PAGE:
Suelette Dreyfus, ‘EU hails Assange while Australia does nothing’, The Sydney Morning Herald, 18.04.19

The European Parliament passed a law this week to protect whistleblowers across 28 countries, with support from 591 MEPs to just 29 against, while some abstained and some were absent. This new EU “directive” may have been inspired in part by WikiLeaks’ reporting, but it will not help its founder, Julian Assange, who is already sitting in a British high-security prison, Belmarsh, under harsh conditions.

Assange faces a UK charge of skipping bail. He always said he skipped bail because the US government wanted to put him in a US prison. He was correct.

Now the US is attempting to extradite Assange to face criminal proceedings. Its single charge against him is about an event that happened nearly a decade ago – and it is a serious threat to media freedom.

This was the view of many in the meeting rooms at the European Parliament in Strasbourg this week. On Monday night the Parliament’s plenary passed a motion to discuss Assange’s plight. A stream of MEPs from different countries told the chamber of their worry for his safety, proposed giving him asylum in Europe, and insisted he not be extradited to the US.

A few journalists have claimed US criminal proceedings are not a threat to press freedom because “Assange isn’t a journalist”. Why? Because he “just dumped” US military documents, the “War Logs”, in an unredacted form. This is inaccurate.

When WikiLeaks published the Afghanistan War Logs, it withheld more than 15,000 records. Its next major publication, the Iraq War Logs, was more heavily redacted – so much so that other media outlets complained.

Assange is both a journalist and a publisher; he has led fearless news reporting over more than a decade. His digital media outlet has worked like a wire service: it publishes straight, fact-based news pieces, supported by data sets of redacted original material. Media around the globe have taken these news pieces and expanded them by enhancing the stories with local content, as they might with an AP news story.

Traditional media outlets have now copied many innovations by Assange. These include installing anonymous digital drop boxes, publishing large redacted data sets in support of investigative news stories, hiring data science journalists, and encouraging reporters to improve their cybersecurity to protect sources.

I previously worked with Assange, writing the book Underground, and other journalism. What I witnessed was an investigative journalist at work. He had a strong news sense, sought to report the facts accurately, was a good writer, and believed in reporting news in the public interest. Since 2007, he has been a member of the journalists’ trade union, the Media, Entertainment and Arts Alliance.

That the EU Parliament is moving to protect whistleblowers, and many of its members are so concerned about Assange, begs the question: why isn’t the Australian government using its special relationship with Britain to ask for its own citizen to be sent safely home? Prime Minister Scott Morrison’s throw-away lines about Assange’s case raises questions about whether he is a leader who will look after Australians in strife overseas. This is one of the roles of a government.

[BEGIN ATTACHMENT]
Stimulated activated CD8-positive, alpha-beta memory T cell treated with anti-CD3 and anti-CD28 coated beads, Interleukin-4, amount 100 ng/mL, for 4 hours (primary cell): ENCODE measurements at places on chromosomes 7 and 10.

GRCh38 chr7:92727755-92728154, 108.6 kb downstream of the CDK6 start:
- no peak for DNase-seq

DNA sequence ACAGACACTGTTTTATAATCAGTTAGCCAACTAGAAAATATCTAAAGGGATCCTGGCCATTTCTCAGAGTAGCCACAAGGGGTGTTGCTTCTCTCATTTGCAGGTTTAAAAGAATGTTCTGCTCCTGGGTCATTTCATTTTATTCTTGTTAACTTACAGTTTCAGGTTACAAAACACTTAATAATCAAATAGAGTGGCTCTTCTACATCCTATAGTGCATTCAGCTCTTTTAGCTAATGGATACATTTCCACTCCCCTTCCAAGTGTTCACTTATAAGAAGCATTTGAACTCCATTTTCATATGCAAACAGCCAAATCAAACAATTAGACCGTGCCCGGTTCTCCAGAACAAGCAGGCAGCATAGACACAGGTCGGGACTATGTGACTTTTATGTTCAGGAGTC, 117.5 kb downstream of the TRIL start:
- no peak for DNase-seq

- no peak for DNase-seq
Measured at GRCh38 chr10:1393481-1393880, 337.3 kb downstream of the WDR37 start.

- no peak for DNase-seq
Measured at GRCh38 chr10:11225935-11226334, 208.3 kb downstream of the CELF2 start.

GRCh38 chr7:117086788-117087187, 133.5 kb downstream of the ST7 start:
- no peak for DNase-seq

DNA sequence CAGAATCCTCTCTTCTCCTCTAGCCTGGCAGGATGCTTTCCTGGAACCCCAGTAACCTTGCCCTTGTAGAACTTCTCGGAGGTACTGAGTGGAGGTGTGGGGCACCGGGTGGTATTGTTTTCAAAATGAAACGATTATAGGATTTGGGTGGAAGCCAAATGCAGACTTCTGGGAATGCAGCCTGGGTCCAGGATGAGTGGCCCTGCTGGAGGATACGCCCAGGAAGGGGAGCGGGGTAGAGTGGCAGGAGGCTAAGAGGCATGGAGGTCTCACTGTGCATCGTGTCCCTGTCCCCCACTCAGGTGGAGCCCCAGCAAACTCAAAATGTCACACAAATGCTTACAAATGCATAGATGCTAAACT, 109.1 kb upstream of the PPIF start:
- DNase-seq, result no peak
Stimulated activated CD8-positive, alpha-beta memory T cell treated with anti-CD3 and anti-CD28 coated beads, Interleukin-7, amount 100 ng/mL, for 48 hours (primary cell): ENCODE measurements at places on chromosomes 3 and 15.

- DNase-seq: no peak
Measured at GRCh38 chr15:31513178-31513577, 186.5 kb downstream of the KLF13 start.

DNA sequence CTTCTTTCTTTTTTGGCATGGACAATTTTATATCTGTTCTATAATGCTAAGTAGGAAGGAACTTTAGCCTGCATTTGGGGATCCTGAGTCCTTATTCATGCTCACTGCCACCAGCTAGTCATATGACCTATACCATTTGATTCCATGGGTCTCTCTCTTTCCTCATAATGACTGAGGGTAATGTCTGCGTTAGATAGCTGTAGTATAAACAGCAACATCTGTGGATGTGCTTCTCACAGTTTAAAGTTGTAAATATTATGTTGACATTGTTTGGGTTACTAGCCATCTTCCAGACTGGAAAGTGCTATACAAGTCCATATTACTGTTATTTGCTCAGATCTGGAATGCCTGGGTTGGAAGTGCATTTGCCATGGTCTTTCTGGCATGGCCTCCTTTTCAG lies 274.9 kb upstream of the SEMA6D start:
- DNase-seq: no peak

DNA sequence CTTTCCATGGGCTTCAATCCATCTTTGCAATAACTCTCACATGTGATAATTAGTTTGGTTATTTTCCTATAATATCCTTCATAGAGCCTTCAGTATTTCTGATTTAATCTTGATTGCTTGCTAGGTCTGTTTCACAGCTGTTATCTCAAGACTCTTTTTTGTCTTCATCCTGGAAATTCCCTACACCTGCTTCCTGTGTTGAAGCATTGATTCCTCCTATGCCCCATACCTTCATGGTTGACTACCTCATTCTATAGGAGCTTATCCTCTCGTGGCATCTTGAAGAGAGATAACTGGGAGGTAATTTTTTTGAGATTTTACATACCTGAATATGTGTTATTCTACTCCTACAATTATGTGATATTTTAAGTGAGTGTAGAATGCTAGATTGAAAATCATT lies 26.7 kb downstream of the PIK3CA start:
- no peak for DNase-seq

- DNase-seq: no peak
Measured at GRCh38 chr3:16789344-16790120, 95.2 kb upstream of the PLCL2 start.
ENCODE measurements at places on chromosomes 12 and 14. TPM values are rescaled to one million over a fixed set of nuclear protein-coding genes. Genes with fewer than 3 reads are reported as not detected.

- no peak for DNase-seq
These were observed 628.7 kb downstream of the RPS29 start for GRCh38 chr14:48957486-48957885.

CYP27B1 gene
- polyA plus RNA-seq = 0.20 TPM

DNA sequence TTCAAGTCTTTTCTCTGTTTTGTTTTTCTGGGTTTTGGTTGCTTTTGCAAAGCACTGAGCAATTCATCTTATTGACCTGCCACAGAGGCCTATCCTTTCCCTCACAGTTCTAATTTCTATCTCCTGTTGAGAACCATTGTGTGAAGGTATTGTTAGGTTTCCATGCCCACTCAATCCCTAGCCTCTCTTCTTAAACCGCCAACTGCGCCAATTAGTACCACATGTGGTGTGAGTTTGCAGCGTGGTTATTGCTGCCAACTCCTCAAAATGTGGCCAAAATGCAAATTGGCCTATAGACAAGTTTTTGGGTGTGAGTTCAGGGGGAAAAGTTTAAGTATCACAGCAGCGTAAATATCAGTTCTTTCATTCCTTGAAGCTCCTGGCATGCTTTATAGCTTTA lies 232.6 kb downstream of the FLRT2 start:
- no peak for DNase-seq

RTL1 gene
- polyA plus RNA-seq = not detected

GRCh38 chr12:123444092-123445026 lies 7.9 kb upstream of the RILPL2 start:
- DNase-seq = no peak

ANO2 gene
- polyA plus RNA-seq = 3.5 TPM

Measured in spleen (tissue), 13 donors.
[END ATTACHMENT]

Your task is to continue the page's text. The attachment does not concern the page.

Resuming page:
Labor leader Bill Shorten could easily follow the lead of his British Labour counterpart, Jeremy Corbin, who stated he does not think Assange should be extradited to the US. But he hasn’t yet.

The US criminal charge puts at risk the public interest chain of investigative journalism: the information path of whistleblower from journalist to publisher to the public. This chain depends on technology, particularly for security and anonymity protections. An attack on any part of this chain will weaken this corrective mechanism that exposes corruption in our society.

Whether you agree or disagree with Assange, he has transformed journalism, and turned whistleblowing from a corruption issue into a freedom-of-expression issue. If this extradition goes forward, expect the chill of a coming winter in media freedom.

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Two courageous Australians

Although John Pilger and Julian Assange lack class analysis they are two fine Australians. No aping of the US accent here, no Texan pronunciation of ‘Iraq’ nor beginning every response with ‘So…’.

Principles and no servility, unlike that of their culture and government which can’t wait to abandon Assange to the enraged US capitalist class and their agents (that the ‘Christian’ Prime Minister Morrison said that Assange ‘won’t get any special treatment’ by the Australian government to represent him is an early indicator), just as they did Mamdouh Habib and the token white Taliban David Hicks, even while every other country, including Britain, was demanding the return of their citizens from Guantanamo Bay).

I highly recommend this video.

Watch developments as the Australian government (either Liberal or Labor – note the American spelling – post the upcoming federal election), so big and tough in relation to China (but not too much – as ex-PM Abbott said, ‘fear and greed’ are the drivers in Australia’s myopic relations with China), abandons a fine Australian to his fate.

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The Sydney Morning Herald – where journalism outdoes science

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First Horizon-Scale Image of a Black Hole

Washington; AP, with Liam Mannix, ‘Humanity stares into black hole abyss’, The Sydney Morning Herald  12.04.19

‘…The black hole is about 6 billion times the mass of our sun and is in a galaxy called M87. Its “event horizon” – the precipice, or point of no return where light and matter get sucked inexorably into the hole – is as big as our entire solar system.